We all know someone who has downloaded music illegally before. Come on, you know you've done it. A few months ago, Jammie Thomas-Rasset was convicted of willful copyright infringement for illegally sharing music on the Internet. Because of the "crime," she was required to pay a whopping $2 million, that's more than $8,000 per song. Yes, it was only 24 songs!
Well, the chief judge for the U.S. District Court for the District of Minnesota, Michael Davis, has overturned the decision, slashing the fine to $54,000. While much less expensive than the original amount, it still comes out to an astounding $2,250 per song. That's a lot more than the iTunes price of $.99 per download! Davis went on to say that "the need for deterrence cannot justify a $2 million verdict for stealing and illegally distributing 24 songs for the sole purpose of obtaining free music."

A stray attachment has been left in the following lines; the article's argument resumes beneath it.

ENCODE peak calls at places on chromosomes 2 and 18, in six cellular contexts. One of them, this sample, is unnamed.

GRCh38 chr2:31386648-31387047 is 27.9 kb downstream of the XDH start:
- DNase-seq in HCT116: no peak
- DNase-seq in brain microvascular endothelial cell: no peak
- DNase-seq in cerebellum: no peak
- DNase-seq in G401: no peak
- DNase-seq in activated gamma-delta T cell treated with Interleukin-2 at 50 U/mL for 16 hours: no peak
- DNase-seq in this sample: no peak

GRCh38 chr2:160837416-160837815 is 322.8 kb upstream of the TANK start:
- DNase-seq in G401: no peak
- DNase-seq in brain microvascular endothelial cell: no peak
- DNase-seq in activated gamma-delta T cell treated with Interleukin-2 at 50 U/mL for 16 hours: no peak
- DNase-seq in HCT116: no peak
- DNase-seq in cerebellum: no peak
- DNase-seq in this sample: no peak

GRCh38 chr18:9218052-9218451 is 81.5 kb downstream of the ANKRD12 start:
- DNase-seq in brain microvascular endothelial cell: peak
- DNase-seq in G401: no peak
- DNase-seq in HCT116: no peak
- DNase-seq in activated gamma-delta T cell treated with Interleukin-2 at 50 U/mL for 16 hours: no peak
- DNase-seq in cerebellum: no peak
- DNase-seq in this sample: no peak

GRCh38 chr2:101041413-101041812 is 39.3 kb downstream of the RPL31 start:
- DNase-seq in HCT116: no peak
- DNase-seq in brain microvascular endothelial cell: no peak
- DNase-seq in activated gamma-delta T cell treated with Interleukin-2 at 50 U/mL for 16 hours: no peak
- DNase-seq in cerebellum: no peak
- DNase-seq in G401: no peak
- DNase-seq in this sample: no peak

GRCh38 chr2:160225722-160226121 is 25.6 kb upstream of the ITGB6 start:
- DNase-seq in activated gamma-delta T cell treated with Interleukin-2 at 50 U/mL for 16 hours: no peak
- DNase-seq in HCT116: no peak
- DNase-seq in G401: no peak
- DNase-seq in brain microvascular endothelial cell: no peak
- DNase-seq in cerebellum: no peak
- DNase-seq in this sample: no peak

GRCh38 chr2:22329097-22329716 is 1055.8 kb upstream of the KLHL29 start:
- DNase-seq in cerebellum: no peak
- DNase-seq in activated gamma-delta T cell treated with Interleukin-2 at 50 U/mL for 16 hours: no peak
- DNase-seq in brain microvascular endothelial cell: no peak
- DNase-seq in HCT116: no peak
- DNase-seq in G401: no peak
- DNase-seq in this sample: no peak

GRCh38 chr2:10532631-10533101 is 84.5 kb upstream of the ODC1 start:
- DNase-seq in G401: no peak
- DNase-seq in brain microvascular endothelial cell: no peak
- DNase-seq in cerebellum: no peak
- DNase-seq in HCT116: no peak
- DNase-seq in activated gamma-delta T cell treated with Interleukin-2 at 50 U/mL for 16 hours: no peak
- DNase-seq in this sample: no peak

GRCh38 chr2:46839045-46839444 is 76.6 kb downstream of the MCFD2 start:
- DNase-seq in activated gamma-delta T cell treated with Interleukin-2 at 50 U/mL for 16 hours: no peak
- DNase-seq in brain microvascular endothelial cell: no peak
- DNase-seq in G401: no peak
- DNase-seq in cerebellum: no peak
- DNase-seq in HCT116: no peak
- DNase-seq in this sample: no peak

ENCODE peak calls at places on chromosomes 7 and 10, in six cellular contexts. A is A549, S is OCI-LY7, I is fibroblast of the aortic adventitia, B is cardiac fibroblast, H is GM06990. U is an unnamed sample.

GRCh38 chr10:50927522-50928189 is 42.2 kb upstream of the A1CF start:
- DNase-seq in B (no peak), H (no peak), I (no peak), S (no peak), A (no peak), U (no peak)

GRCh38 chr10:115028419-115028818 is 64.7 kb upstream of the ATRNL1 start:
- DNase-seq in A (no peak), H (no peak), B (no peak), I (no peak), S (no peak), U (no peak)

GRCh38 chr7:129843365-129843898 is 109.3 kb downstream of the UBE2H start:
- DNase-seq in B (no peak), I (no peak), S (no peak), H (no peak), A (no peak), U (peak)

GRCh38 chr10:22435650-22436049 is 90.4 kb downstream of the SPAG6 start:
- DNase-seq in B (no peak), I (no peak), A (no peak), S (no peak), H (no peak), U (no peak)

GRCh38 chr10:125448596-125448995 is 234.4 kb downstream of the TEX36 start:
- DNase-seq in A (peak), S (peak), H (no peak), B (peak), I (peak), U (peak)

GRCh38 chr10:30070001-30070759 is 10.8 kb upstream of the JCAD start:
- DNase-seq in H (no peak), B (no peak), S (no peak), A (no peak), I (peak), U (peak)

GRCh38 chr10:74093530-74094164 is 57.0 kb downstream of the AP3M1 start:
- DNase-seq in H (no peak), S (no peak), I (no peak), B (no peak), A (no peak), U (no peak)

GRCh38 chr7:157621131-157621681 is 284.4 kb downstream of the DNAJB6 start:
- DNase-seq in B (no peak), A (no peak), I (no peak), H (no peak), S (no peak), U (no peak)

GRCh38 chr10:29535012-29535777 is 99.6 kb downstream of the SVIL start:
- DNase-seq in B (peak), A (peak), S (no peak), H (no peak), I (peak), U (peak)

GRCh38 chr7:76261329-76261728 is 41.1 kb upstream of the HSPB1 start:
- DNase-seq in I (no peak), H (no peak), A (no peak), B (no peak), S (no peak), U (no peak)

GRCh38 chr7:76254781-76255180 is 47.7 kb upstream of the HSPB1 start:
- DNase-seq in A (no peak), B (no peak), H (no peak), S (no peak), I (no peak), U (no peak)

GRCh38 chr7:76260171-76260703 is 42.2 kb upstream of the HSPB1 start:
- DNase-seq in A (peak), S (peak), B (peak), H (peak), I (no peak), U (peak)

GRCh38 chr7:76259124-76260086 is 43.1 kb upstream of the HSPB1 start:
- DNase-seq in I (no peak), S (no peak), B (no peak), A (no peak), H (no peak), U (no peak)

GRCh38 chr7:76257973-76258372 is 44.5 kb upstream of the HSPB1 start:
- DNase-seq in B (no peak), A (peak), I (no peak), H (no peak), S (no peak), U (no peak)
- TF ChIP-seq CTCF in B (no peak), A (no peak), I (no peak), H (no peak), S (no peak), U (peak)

The reason Jammie's story became so well-known is the fact the she was the first to take her case to court for this offense; she refused to settle with RIAA, and would not admit to committing the crime. Even though the amount owed depreciated substantially, she still may continue to fight until the fine is diminished completely. Since the music industry never intended to go to trial to begin with, she may actually have a chance to win this case.
Because this is a crime that happens so often all over the world, I believe the only punishment should be paying back the price of the song, had she downloaded it legally. On the other hand, because it happens so frequently, record labels want to send a message to pirates, the music industry has the power. Just because songs are easily accessible, it is still a crime to receive these songs for free. Although I agree with them, $54,000 for 24 songs is just too much. We'll just have to wait for the verdict, expected in the upcoming weeks.